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Muti and CSO recording of Shostakovich and ‘Kol Nidre’ released

The cover art for a new release from Maestro Riccardo Muti and the Chicago Symphony Orchestra. (Photo courtesy of the Chicago Symphony Orchestra)

A new recording by Maestro Riccardo Muti and the Chicago Symphony Orchestra – the seventh to be made on the orchestra’s own CSO Resound label – will be released in the United States via retail and online outlets on Sept. 30, and become available worldwide on Oct. 7. It features an intriguing pairing of lesser known vocal works by two 20th century masters: Arnold Schoenberg’s “Kol Nidre” and Dmitri Shostakovich’s “Suite on Verses of Michelangelo Buonarroti.”

Both works were recorded live in Orchestra Hall in March and June 2012, respectively. Schoenberg’s “Kol Nidre” features Muti leading the CSO and the Chicago Symphony Chorus with renowned interpreter of Jewish music Alberto Mizrahi as the narrator. Internationally acclaimed Russian bass Ildar Abdrazakov is featured as soloist in Dmitri Shostakovich’s “Suite on Verses of Michelangelo Buonarroti.”

The “Kol Nidre” (which translates as “all vows”) is a declaration in Aramaic – the ancient Semitic language – that is recited in the synagogue before the beginning of the evening service each Yom Kippur, the Jewish Day of Atonement, and the most solemn of Jewish holidays. It is not a prayer, but is commonly thought of as one, and has been infused with powerful emotional undertones since the medieval period. It annuls all vows made to God for the coming year, so as to preemptively avoid the sin of breaking vows that cannot or are not upheld.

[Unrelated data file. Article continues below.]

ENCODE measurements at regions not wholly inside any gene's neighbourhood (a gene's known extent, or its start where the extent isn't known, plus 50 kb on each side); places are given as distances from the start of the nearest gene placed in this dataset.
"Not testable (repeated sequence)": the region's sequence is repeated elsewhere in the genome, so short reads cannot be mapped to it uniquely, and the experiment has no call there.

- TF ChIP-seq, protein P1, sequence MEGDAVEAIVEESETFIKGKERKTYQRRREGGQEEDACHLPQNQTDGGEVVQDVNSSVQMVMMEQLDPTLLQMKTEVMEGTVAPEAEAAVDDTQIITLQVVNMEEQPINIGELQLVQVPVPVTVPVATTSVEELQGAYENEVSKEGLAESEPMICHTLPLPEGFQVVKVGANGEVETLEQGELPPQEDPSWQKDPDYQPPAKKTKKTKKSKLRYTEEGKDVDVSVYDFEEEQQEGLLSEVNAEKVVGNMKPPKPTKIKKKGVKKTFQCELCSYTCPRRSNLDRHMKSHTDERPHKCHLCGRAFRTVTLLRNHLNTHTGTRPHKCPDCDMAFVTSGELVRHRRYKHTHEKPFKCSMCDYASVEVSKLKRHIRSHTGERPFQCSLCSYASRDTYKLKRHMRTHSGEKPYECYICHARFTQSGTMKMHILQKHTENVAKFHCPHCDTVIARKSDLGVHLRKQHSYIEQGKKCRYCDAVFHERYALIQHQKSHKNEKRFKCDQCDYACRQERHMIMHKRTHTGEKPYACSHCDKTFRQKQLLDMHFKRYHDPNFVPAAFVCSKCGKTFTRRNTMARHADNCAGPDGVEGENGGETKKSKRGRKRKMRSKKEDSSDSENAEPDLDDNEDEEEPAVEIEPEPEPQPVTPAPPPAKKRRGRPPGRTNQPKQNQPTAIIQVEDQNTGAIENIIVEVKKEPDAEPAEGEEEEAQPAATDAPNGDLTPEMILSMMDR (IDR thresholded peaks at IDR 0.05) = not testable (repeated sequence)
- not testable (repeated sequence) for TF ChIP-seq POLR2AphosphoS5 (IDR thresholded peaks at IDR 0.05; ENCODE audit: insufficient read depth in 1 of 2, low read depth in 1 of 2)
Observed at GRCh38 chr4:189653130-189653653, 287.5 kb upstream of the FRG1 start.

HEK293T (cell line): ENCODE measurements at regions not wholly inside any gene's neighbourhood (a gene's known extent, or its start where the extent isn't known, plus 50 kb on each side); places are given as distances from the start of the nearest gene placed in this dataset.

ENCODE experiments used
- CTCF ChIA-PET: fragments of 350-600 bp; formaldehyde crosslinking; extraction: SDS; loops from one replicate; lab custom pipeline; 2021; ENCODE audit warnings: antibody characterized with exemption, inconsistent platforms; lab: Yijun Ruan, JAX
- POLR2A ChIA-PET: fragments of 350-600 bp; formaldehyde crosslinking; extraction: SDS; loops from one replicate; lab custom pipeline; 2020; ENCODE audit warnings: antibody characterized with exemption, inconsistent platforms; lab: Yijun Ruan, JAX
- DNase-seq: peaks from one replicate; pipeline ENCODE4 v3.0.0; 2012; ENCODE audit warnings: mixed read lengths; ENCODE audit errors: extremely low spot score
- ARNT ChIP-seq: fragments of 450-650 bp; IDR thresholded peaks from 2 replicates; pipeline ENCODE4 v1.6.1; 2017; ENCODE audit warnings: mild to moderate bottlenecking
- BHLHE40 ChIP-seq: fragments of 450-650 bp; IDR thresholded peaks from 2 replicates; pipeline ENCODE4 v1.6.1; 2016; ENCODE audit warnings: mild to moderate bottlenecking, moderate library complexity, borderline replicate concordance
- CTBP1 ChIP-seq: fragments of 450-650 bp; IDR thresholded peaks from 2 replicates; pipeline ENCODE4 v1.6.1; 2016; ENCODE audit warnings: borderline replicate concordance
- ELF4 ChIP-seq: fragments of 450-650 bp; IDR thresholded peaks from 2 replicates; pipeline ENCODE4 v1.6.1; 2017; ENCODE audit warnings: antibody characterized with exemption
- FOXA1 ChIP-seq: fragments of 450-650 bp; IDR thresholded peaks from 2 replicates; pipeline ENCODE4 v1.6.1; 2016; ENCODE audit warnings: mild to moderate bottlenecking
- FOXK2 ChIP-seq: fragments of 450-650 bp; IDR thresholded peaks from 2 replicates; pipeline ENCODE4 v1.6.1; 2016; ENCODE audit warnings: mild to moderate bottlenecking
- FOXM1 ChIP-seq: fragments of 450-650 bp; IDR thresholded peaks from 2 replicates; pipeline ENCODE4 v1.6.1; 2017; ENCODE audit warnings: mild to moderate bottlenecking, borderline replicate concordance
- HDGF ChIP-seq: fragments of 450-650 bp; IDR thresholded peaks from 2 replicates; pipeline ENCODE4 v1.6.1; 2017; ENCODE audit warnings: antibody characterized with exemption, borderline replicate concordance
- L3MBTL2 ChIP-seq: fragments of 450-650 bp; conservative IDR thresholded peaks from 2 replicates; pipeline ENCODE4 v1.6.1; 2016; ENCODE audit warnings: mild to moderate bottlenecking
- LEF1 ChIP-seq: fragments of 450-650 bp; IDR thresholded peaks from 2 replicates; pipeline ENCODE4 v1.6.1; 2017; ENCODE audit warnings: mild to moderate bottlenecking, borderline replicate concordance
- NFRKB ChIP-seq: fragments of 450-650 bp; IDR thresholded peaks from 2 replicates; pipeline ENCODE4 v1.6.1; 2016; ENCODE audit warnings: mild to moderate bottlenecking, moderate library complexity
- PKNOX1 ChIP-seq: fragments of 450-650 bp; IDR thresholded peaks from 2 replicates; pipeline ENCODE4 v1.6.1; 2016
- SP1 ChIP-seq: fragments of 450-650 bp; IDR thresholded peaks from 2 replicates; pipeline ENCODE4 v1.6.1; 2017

Schoenberg composed his “Kol Nidre” in 1938 at the request of Rabbi Jakob Sonderling of the Los Angeles–based Fairfax Temple. Receiving its world premiere only a month after the anti-Semitic events of Kristallnacht in Nazi Germany, this striking liturgical work takes the form of a rabbi engaging in reverent dialogue with the chorus.

Shostakovich’s “Suite on Verses of Michelangelo Buonarroti” was composed in 1974 for bass and piano. At the urging of colleagues, the composer went on to set the work for full orchestra. Shostakovich regarded the suite in its final iteration to be his last symphony; he died on August 9, 1975, before the orchestral version of the work could be premiered. Written in part to mark the fifth centenary of Michelangelo’s birth, the suite features settings of 11 poems by the great Italian Renaissance artist whose writings dealt with such topics as love, creativity, exile and death. Shostakovich’s dark, spare settings of these verses underscore the gravity of the suite’s themes, which were of personal relevance to the dying composer who had lived nearly his entire life under Soviet rule.

This recording was engineered by Grammy Award winner Christopher Willis, mastered by Grammy Award winner Silas Brown, and produced by Grammy Award winner David Frost. Previously with the CSO, Frost produced CSO Resound albums of music by Verdi, Berlioz and Prokofiev, and former CSO Mead Composers-in-Residence Mason Bates and Anna Clyne, all conducted by Riccardo Muti, as well as a collection of works performed by the CSO Brass.

Muti and the CSO’s first recording together—Verdi’s “Messa da Requiem” with the Chicago Symphony Chorus, released in 2010—won two Grammy awards for Best Classical Album and Best Choral Performance. Their second, Verdi’s “Otello,” also with the Chorus, was released in 2013, and won an International Opera Award. Additionally, Muti’s September 2015 release of Berlioz’s “Symphonie fantastique” and “Lélio” was met with worldwide critical praise. Muti’s latest recording with the CSO, Mason Bates’ “Anthology of Fantastic Zoology,” was released in June 2016.

The new Schoenberg/Shostakovich recording also is available now for advance orders on Amazon, iTunes and Arkiv Music.